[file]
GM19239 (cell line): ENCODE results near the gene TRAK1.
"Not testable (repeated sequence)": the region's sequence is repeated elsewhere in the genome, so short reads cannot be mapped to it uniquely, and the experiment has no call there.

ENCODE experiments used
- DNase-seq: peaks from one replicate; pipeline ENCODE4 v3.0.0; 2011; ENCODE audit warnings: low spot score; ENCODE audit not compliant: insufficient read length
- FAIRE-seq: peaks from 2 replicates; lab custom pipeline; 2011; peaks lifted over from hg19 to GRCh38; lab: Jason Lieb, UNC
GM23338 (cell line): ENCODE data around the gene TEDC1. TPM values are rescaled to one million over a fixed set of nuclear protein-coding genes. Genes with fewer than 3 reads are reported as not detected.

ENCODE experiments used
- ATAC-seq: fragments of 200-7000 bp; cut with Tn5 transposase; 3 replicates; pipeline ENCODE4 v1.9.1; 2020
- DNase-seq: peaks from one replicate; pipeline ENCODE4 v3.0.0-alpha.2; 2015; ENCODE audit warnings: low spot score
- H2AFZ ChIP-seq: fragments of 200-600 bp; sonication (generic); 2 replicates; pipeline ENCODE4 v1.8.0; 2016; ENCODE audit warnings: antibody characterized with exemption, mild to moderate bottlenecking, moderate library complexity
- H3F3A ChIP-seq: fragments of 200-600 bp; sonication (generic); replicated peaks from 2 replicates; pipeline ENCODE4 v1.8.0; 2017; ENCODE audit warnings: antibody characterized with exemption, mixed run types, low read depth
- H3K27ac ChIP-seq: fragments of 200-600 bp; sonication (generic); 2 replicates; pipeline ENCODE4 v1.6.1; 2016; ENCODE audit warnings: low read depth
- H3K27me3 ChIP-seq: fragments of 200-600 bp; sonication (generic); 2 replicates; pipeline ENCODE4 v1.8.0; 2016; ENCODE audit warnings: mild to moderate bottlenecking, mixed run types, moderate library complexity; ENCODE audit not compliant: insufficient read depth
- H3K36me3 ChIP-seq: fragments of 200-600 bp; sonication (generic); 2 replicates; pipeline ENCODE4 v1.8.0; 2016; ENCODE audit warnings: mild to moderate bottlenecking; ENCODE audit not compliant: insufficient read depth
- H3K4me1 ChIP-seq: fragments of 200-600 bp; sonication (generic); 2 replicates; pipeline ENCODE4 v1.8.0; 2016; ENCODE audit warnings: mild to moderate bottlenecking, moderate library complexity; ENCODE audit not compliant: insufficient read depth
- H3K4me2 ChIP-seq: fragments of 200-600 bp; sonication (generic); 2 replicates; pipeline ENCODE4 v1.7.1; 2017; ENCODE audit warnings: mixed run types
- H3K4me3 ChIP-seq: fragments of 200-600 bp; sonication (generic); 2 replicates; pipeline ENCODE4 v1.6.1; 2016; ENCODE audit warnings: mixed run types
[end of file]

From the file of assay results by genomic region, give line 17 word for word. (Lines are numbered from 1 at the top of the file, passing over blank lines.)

- H3K4me3 ChIP-seq: fragments of 200-600 bp; sonication (generic); 2 replicates; pipeline ENCODE4 v1.6.1; 2016; ENCODE audit warnings: mixed run types